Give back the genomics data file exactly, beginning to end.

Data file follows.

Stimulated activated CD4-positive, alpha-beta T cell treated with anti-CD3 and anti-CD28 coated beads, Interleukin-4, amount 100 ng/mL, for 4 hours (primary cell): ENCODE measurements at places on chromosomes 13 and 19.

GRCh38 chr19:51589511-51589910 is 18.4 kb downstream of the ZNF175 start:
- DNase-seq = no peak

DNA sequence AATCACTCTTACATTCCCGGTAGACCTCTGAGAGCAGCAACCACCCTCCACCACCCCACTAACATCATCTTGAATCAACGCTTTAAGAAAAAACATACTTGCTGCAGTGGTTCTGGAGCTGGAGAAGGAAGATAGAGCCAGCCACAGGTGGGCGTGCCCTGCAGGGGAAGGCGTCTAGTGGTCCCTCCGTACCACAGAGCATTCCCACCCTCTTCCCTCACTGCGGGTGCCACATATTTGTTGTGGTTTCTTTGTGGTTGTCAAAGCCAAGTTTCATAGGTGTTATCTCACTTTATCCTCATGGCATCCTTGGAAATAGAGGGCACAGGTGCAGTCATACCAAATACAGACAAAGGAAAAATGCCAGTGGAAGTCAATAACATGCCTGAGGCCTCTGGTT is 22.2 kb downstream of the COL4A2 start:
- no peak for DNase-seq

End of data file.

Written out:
Stimulated activated CD4-positive, alpha-beta T cell treated with anti-CD3 and anti-CD28 coated beads, Interleukin-4, amount 100 ng/mL, for 4 hours (primary cell): ENCODE measurements at places on chromosomes 13 and 19.

GRCh38 chr19:51589511-51589910 is 18.4 kb downstream of the ZNF175 start:
- DNase-seq = no peak

DNA sequence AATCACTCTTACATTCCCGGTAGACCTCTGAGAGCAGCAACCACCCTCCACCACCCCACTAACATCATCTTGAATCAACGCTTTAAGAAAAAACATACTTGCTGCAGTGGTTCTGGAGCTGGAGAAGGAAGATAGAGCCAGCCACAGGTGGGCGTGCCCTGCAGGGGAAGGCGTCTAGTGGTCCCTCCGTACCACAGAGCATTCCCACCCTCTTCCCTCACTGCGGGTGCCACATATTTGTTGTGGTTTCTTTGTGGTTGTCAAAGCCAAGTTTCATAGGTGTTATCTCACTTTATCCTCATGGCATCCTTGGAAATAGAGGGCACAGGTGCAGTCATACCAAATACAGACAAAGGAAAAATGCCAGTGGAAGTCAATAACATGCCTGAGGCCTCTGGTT is 22.2 kb downstream of the COL4A2 start:
- no peak for DNase-seq